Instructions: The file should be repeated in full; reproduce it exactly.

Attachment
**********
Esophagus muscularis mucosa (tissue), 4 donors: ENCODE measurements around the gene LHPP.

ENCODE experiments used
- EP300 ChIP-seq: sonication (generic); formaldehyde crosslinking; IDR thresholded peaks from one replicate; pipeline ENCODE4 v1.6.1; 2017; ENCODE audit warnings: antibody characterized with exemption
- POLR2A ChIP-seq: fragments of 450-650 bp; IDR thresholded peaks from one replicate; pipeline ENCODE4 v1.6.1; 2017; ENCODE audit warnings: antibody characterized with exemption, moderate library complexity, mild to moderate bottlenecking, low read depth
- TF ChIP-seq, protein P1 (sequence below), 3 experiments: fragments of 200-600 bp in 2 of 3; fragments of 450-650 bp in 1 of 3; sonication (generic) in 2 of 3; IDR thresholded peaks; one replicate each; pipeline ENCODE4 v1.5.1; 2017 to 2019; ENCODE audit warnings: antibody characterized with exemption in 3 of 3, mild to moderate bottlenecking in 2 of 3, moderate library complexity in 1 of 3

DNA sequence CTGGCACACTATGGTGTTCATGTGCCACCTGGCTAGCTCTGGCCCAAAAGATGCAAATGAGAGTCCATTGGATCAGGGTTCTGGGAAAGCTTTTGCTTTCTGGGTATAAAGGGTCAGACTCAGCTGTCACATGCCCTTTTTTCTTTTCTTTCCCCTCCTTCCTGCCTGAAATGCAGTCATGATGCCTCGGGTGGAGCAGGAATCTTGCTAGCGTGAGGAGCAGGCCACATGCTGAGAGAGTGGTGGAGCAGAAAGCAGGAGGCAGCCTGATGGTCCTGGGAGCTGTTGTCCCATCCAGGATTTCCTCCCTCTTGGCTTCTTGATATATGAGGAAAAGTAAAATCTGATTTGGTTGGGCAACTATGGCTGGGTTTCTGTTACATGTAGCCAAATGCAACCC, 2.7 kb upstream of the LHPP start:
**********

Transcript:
Esophagus muscularis mucosa (tissue), 4 donors: ENCODE measurements around the gene LHPP.

ENCODE experiments used
- EP300 ChIP-seq: sonication (generic); formaldehyde crosslinking; IDR thresholded peaks from one replicate; pipeline ENCODE4 v1.6.1; 2017; ENCODE audit warnings: antibody characterized with exemption
- POLR2A ChIP-seq: fragments of 450-650 bp; IDR thresholded peaks from one replicate; pipeline ENCODE4 v1.6.1; 2017; ENCODE audit warnings: antibody characterized with exemption, moderate library complexity, mild to moderate bottlenecking, low read depth
- TF ChIP-seq, protein P1 (sequence below), 3 experiments: fragments of 200-600 bp in 2 of 3; fragments of 450-650 bp in 1 of 3; sonication (generic) in 2 of 3; IDR thresholded peaks; one replicate each; pipeline ENCODE4 v1.5.1; 2017 to 2019; ENCODE audit warnings: antibody characterized with exemption in 3 of 3, mild to moderate bottlenecking in 2 of 3, moderate library complexity in 1 of 3

DNA sequence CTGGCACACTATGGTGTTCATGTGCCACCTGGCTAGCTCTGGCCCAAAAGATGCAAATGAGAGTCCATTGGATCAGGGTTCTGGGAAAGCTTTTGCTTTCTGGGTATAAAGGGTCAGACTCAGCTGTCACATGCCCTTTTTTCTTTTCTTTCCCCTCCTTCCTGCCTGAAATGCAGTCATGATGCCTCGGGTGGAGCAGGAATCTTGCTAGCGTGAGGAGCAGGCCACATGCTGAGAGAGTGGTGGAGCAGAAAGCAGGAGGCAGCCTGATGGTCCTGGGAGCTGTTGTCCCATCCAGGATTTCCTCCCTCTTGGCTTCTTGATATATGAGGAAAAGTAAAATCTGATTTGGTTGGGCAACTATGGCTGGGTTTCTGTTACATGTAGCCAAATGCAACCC, 2.7 kb upstream of the LHPP start: